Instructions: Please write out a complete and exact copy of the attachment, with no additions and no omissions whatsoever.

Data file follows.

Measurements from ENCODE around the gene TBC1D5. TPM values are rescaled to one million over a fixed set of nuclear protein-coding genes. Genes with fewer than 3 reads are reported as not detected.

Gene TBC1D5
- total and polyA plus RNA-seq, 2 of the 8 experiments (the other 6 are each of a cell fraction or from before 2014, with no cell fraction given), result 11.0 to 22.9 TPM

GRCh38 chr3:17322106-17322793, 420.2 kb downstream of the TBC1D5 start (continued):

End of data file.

Measurements from ENCODE around the gene TBC1D5. TPM values are rescaled to one million over a fixed set of nuclear protein-coding genes. Genes with fewer than 3 reads are reported as not detected.

Gene TBC1D5
- total and polyA plus RNA-seq, 2 of the 8 experiments (the other 6 are each of a cell fraction or from before 2014, with no cell fraction given), result 11.0 to 22.9 TPM

GRCh38 chr3:17322106-17322793, 420.2 kb downstream of the TBC1D5 start (continued):